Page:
Nov. 9, 2011 at 8:16 PM ET
Amazon revealed its app lineup for Kindle Fire Wednesday, and it's pretty exciting. Even though the tablet will be a vessel for Amazon's media, the company is promoting competitors such as Netflix, Rhapsody and Pandora, plus a slew of games, in a roster that shows how much Amazon is learning from Apple.
What's surprising at first glance is that many of the apps that will be available to Kindle Fire buyers sound like they would directly compete with Amazon's own offerings. Who would pay for Amazon Prime for streaming video if they already have a Netflix subscription? Why buy songs when you have Pandora? But that's what has made Apple so successful. With the exception of iBooks, which may one day be a success but currently is a bit stalled, Apple's own media sales aren't hurt by the fact that there's a ton of great media apps for iPad. In fact, choice between quality services just makes the platform all the more alluring. (The $199 price tag doesn't hurt either.)
Amazon is also playing Apple in the way it runs its Appstore for Android. Every app goes through a submission process before it can be released. The goal is to keep app quality high, even if it means keeping the quantity of apps down. Amazon is also interested in selling apps, rather than just giving away freebies. Most of Google's Android Market is free stuff, and that tends to make some game developers and content publishers skittish. Amazon is a very attractive alternative for them.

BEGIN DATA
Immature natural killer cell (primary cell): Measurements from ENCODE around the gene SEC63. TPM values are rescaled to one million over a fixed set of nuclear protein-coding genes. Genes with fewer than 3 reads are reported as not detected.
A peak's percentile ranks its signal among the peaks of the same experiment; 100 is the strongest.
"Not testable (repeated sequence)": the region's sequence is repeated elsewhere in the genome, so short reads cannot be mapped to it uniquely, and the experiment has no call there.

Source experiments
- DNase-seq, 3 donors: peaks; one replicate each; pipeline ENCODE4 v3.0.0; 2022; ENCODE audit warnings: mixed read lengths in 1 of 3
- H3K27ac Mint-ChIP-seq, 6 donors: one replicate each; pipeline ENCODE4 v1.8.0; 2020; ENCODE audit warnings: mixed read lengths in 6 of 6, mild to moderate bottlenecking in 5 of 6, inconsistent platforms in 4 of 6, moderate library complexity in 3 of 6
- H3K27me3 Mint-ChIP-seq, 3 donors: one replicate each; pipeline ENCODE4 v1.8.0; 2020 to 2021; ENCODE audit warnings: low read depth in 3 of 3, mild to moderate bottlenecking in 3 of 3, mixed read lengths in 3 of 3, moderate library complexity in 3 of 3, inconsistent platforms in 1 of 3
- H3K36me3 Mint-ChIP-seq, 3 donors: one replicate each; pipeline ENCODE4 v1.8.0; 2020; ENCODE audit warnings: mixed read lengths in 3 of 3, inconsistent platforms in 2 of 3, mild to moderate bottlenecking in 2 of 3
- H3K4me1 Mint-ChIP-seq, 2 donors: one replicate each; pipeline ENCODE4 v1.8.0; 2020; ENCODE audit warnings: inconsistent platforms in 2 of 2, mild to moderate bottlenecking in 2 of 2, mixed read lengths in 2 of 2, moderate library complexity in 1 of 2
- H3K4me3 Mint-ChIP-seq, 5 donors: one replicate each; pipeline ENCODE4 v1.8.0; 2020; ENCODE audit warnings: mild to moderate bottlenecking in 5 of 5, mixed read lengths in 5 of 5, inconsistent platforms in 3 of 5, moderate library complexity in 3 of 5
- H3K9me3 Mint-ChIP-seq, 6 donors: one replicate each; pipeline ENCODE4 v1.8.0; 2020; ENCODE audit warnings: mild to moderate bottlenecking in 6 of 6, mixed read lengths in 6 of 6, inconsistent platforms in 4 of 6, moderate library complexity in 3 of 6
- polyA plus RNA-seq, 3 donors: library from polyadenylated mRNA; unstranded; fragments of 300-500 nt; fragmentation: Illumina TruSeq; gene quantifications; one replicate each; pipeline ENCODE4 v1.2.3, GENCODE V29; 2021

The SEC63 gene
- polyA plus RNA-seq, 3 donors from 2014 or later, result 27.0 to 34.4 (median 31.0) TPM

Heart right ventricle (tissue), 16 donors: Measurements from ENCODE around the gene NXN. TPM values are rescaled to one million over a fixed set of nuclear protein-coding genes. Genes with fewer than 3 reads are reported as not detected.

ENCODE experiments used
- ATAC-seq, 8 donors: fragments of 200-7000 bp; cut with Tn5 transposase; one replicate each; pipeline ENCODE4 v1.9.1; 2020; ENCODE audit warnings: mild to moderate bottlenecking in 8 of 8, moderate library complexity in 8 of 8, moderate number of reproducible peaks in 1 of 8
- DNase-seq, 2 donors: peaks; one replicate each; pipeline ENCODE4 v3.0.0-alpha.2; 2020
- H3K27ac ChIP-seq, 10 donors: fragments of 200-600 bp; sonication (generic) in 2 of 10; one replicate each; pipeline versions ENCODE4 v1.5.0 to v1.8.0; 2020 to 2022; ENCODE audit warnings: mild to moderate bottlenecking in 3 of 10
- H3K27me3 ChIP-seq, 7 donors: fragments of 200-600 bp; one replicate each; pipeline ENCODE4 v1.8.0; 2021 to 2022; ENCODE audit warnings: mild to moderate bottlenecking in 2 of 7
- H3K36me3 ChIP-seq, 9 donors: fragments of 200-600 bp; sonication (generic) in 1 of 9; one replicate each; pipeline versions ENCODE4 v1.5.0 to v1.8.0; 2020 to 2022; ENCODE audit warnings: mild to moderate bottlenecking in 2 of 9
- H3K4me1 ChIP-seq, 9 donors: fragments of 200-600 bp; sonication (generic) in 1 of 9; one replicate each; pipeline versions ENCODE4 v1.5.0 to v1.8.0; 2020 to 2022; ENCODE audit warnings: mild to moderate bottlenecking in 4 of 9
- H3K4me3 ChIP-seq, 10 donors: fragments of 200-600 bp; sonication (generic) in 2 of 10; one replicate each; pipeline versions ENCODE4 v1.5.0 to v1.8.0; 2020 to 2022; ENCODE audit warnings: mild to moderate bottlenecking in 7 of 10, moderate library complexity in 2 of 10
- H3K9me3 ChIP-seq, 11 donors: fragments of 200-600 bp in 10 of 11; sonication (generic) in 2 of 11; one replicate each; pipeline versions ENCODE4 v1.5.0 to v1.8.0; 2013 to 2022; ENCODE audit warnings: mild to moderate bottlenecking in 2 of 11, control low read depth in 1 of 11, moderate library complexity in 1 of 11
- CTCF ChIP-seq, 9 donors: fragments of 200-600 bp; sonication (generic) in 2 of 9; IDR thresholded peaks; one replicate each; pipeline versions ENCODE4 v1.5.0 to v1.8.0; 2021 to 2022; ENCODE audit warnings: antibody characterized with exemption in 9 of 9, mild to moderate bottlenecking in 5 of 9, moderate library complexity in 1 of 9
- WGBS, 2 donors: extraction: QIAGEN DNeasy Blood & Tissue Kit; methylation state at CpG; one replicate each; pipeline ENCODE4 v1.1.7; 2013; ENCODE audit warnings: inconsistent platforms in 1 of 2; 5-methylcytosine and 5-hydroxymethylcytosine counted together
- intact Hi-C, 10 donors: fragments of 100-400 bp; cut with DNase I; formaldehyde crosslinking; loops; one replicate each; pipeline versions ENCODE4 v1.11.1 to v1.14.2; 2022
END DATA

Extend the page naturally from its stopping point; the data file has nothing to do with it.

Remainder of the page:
That's why the launch lineup for Kindle Fire apps includes the most popular games from Zynga, EA, Gameloft, PopCap and Rovio, as well as cookbooks and kid's storybooks.
The increased attention to money does have a downside: Some developers have expressed dismay at Amazon's financial agreements, particularly the Free App of the Day, which nets them zero dollars.
Because of this, Amazon is not just an Apple wannabe, but an anti-Google. When Google launched its Honeycomb tablet platform, it had 15 or so native apps, and they're still hard to come by. If anything Kindle Fire is an example of how Android has failed in the tablet space. Everybody wants to consume content, but Amazon, like Apple, knows you have to put it in front of users or they won't know how, or where, to get it.
Amazon didn't put Kindle Fire on Android because it likes Android. Amazon did it because it was the most logical way to build a platform that can compete with the iPad — and leave those other Android tablets in the dust.
More on Kindle Fire from msnbc.com: